Well we are now in the middle of the final week of Chanti’s process. Everything is coming together and taking shape as we head into today’s, Friday’s and Saturday’s showing in front of an audience. It is funny, often the choreographer only begins to truly ‘see’ the work while there are ‘witnesses’ to his/her work. What may seem so clear and ‘obvious’ in their heads may not be so evident to others who are disengaged or are not privileged to the actual process. Chanti has been working hard and doing a great job in making sense of the world that she has created. The work has come a long ways from just a couple of days ago as it is becoming a very interesting study. As well as exploring an idea of nature and man, Chanti’s goal here was to challenge herself by not relying so much on improvisation. She has been using the Lab to its’ potential and has taken advantage of the opportunity to craft and choreograph movement phrases. This has been a good learning process for Chanti as she is learning how to create on a group of dancers that she is not familiar with. I can tell the dancers are at times having a difficult time in this process with their glazed over eyes and subtle signs of annoyance. They have been all very good sports in being patient and professional as this is part and parcel of being an interpreter at Le Groupe Dance Lab. Their role is to be generous and to help the choreographer the best they can and I recognize that can be very trying at times. It is just human nature to be impatient however patience and versatility are the virtues that make a Le Groupe dancer unique and special. I’ve spoken to Chanti about being more clear, to make decisive choices, and be perhaps less esoteric in the directions. Of course each artist has their own method of working and that must be accepted however communication is always an issue that can always be improved upon. It is an ongoing challenge for her but at least she recognizes her difficulties. It is challenging to be here as there are so many pressures that the choreographer must face with their time at the Lab; a short intensive creative time, unfamiliar dancers, a monitor that is constantly on their backs, creative decisions to be made, media, and a viewing audience. I believe the outcome of her process will be extremely valuable to Chanti’s path as a choreographer. Not only is she answering creative questions here at Le Groupe, she is also adapting to different circumstances, situations, and demands. In my opinion whether the work is ‘successful’ or not, this has been a very good Lab.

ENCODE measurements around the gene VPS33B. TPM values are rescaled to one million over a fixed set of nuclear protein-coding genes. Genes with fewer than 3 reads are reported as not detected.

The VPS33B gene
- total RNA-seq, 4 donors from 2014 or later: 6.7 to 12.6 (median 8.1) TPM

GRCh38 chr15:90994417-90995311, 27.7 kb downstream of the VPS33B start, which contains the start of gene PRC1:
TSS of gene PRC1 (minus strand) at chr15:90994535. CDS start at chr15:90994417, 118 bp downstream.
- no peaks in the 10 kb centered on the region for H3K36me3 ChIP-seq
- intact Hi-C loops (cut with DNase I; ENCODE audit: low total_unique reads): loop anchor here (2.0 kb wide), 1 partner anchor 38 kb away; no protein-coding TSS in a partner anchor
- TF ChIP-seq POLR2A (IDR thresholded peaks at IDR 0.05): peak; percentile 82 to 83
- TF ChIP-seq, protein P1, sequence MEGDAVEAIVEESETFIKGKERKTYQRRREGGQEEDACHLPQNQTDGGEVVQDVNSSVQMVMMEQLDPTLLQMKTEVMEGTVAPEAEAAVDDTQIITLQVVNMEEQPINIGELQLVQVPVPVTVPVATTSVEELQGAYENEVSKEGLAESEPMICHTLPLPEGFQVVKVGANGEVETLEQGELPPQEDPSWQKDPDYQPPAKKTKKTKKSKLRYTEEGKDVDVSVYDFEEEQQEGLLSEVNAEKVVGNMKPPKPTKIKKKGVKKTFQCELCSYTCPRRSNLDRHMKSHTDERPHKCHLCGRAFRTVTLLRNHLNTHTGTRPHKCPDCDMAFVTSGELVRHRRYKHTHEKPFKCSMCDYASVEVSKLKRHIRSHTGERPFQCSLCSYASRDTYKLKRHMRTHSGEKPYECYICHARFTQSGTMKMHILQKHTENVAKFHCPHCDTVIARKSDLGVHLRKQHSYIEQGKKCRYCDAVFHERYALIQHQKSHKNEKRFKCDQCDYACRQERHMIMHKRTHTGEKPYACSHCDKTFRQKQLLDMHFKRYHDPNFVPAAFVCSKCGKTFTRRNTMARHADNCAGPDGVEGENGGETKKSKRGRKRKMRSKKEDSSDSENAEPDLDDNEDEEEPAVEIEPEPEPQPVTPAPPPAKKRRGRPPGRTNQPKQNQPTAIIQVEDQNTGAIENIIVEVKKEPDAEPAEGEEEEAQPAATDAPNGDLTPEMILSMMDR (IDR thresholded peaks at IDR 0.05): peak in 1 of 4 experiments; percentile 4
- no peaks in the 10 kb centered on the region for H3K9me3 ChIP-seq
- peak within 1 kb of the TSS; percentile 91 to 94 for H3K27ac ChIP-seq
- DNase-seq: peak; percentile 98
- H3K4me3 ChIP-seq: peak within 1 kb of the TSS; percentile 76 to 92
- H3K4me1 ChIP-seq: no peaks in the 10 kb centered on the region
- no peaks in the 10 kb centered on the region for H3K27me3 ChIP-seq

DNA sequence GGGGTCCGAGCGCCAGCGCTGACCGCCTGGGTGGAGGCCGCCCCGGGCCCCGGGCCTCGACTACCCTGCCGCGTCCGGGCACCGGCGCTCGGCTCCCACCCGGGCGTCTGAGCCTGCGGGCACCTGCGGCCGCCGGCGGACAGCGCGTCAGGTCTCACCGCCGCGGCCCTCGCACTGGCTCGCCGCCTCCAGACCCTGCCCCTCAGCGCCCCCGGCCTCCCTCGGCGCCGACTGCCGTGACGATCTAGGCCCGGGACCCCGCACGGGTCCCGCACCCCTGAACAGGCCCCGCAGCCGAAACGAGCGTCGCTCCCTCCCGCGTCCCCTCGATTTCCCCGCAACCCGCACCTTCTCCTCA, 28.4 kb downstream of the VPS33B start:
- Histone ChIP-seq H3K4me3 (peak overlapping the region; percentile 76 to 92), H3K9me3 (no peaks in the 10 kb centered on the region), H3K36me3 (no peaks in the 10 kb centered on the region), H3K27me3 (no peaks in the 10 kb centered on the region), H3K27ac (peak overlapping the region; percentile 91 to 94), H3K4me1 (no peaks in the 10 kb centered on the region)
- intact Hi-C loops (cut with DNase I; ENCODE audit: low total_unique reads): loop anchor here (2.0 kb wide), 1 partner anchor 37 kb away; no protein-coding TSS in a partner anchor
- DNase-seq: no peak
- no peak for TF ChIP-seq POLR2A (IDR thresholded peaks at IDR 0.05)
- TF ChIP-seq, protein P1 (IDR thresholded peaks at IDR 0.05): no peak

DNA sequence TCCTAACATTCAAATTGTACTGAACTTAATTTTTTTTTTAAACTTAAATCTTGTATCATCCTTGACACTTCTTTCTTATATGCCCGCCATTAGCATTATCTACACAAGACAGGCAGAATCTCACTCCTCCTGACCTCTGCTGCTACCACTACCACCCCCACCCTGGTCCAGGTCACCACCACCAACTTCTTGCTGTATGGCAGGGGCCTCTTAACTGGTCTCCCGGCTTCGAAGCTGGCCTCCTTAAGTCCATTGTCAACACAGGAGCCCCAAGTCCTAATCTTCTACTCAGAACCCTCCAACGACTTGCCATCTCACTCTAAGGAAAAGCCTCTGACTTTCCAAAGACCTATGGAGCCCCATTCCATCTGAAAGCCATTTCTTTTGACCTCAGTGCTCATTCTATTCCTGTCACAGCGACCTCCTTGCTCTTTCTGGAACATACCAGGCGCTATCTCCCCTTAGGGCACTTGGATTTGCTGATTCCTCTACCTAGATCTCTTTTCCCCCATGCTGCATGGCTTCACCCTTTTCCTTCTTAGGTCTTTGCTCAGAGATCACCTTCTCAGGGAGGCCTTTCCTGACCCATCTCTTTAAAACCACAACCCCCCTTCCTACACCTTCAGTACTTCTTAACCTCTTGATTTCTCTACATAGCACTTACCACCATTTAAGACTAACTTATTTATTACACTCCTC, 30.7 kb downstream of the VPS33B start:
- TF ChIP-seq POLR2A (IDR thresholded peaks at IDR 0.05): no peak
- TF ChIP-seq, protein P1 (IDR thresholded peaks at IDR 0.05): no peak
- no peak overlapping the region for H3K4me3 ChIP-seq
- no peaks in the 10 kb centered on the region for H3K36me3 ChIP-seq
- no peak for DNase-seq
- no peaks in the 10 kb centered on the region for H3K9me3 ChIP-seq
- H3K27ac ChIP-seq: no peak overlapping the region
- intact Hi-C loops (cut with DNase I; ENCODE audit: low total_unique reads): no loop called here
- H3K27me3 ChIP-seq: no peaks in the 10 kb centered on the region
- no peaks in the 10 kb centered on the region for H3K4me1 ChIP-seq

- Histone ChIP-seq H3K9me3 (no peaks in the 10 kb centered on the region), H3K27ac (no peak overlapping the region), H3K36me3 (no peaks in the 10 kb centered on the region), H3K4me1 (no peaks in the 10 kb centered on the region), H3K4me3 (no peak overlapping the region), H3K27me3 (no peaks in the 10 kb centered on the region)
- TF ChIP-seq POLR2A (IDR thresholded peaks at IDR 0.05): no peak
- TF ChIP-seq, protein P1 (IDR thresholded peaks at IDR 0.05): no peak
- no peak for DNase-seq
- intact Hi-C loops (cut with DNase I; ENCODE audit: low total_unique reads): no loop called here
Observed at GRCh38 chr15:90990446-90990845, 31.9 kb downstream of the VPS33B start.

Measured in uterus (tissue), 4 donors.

I am writing this while we are in the studio during Chanti’s process. It is the start of the second week of Chanti’s process and after she had the time to reflect over the weekend of all that she has accomplished, I told her that it is time to narrow it all to what is considered as essential. The theme of her research is about working with the senses, and that she means physically and the surrounding environment (nature). She is very influenced by man’s place in nature and how it affects our way of being. We had a very good talk about really concentrating on ‘creating’ and actual construction of movement and vocabulary rather than relying on only improvisation. This is a challenge for Chanti, even though it takes more time and it forces her to make physical and artistic choices, it is a great exercise for her. I can see she wants to give it up at times but I’m encouraging her to break the resistance. She is working on motifs that have a life and world to its’ own. Not wanting to create a ‘piece’, she wants tableaus. The challenge for her is to bring these motifs as far and as far it can go, don’t just touch the surface of the idea. The idea should bring us on a journey, it should somehow reach a transcendence for the viewer, the dancers, and perhaps the creator in some form. I’m sitting here observing her working on two of the dancers, Lori and Alanna. Chanti is working on a ‘dance’ duo that is based on the idea of cause and effect. I’ve asked her to her to craft and create each movement on them and to limit the choices of improvisation. This will be a good exercise for her as it forces her to work and clarify what it is that she wants to say. Continue reading chanti’s process after week one